Vietnam or Thailand ? Vote for the TOP Country of the Week !


Butler," said Jeanie with embarrassment; but instantly feeling ashamed of the fiction to which she had resorted, for her love of and veneration for truth was almost Quaker-like, she corrected herself "That is to say, I wanted to speak with Mr. Butler about some business of my father's and puir Effie's."

There was a worried frown between her brows. Slowly her hand travelled across the page, paused, wrote a word or two, paused again. Suddenly from the room above them there came the shrill shriek of a violin. It wailed itself into silence, and then broke forth again in a series of long drawn-out whines. Jeanie sighed. Avery laid down her work with quiet decision, and went to her side.

Avery sat huddled in her chair as one stricken to the earth, rapt in a trance of dread foreboding from which Jeanie was powerless to rouse her. The lightning flashed again, and the thunder crashed above them like the clanging of brazen gates. From the room behind them came the sound of a man's laugh, but it was a laugh that chilled her to the soul.

But she should never see Jeanie ony mair, and that was the thought that gave her the sairest heart of a' that had come and gane yet. On her bended knees would she pray for Jeanie night and day, baith for what she had done, and what she had scorned to do, in her behalf; for what a thought would it have been to her at that moment o' time, if that upright creature had made a fault to save her!

Butler," said Jeanie with embarrassment; but instantly feeling ashamed of the fiction to which she had resorted, for her love of and veneration for truth was almost Quaker-like, she corrected herself "That is to say, I wanted to speak with Mr. Butler about some business of my father's and puir Effie's."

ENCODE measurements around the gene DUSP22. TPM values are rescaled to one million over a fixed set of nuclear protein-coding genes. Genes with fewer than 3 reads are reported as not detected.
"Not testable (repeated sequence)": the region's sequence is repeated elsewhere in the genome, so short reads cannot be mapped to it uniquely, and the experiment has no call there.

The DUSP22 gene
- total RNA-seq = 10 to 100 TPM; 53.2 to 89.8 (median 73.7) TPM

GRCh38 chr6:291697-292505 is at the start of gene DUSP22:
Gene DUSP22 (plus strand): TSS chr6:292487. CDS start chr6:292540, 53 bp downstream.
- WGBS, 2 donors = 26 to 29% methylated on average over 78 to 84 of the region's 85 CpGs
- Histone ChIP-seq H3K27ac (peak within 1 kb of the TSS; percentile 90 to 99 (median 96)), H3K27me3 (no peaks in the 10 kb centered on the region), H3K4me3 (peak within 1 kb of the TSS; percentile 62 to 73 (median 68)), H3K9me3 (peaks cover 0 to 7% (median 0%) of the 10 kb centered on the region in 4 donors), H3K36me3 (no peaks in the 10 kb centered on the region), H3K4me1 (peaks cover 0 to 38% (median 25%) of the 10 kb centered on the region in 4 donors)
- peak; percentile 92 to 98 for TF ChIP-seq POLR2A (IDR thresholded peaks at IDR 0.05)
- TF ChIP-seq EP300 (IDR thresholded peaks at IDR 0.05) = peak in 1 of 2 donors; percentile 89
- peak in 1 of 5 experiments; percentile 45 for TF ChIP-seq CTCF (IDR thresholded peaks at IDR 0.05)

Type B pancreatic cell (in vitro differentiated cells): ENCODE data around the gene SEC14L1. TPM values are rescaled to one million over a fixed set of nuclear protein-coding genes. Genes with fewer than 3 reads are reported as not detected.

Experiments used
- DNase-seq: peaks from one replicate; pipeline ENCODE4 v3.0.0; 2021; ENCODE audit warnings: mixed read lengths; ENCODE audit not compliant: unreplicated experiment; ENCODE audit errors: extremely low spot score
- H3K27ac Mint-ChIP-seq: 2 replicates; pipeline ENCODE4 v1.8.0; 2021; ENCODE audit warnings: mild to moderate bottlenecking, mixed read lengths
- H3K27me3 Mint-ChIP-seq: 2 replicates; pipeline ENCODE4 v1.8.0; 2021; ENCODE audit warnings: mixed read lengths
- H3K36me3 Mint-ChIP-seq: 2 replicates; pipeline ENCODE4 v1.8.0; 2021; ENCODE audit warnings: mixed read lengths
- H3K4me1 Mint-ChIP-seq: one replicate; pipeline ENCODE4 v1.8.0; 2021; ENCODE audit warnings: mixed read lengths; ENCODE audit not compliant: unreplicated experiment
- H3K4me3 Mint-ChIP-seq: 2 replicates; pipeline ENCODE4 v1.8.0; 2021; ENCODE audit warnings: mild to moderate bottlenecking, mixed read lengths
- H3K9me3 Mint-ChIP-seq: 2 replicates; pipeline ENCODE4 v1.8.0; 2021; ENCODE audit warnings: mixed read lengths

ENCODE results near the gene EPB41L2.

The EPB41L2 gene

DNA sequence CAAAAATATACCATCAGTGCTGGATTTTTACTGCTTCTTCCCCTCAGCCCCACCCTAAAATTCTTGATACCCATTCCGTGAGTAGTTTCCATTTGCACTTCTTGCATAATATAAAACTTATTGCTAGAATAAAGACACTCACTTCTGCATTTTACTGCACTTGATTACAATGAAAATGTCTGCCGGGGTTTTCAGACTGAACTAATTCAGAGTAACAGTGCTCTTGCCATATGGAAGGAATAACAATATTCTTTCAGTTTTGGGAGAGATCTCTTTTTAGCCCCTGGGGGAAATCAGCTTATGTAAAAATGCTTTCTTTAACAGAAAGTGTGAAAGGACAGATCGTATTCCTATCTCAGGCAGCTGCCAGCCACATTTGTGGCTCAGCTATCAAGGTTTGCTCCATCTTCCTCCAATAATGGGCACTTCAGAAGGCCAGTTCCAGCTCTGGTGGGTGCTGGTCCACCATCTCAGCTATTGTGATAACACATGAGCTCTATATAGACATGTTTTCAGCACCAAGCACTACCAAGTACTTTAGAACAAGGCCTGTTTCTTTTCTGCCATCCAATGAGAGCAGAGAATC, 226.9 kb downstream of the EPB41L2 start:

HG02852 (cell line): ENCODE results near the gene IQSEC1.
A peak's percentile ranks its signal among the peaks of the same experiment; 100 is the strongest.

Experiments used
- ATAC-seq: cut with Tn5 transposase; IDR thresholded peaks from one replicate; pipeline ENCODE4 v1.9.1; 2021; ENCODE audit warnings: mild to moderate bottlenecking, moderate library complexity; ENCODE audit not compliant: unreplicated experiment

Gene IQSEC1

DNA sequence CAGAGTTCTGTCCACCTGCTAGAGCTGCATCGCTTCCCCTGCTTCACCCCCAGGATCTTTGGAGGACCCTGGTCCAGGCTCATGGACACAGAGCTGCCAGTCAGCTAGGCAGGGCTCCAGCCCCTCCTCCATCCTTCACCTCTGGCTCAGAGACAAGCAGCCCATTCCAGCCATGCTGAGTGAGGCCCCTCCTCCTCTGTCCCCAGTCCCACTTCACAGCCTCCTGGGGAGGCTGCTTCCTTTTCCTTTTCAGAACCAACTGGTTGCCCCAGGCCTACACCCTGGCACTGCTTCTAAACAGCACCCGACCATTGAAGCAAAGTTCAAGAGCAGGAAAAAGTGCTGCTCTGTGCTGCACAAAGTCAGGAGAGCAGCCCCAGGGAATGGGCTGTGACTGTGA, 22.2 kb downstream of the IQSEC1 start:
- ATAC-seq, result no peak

Within a reasonable time after Butler was safely and comfortably settled in his living, and Jeanie had taken up her abode at Auchingower with her father, the precise extent of which interval we request each reader to settle according to his own sense of what is decent and proper upon the occasion, and after due proclamation of banns, and all other formalities, the long wooing of this worthy pair was ended by their union in the holy bands of matrimony.

"Still, he's the Governor in spite of his phiz, and that shows her tact in getting on well with the dignitaries, Jeanie Mac Dougal, and you're a woman and must praise the wit of the sex. She has seen much. She has been obliged to do as the others do. But good wool is ne'er the waur for the finish of it! My faith is in her from what I know of the worth o' her in the old days.

The next time, before we kiss the earth, we will have its face shaved well. Did you ever go to Greenwich Fair? I should like to go there with you, for I get no rolling at St. John's Wood. Hood, she is for rolling in money. Tell Dunnie that Tom has set his trap in the balcony and has caught a cold, and tell Jeanie that Fanny has set her foot in the garden, but it has not come up yet.

It may easily be conceived, that, on the next day, Jeanie declined all invitations and inducements, whether of exercise or curiosity, to walk abroad, and continued to inhale the close, and somewhat professional atmosphere of Mrs. Glass's small parlour.

Glass, in whose eyes it was a matter of such importance, that her last words, as Jeanie left the coach, were, "Mind to say your Grace;" and Jeanie, who had scarce ever in her life spoke to a person of higher quality than the Laird of Dumbiedikes, found great difficulty in arranging her language according to the rules of ceremony.

Word Of The Day

lyttos

Others Looking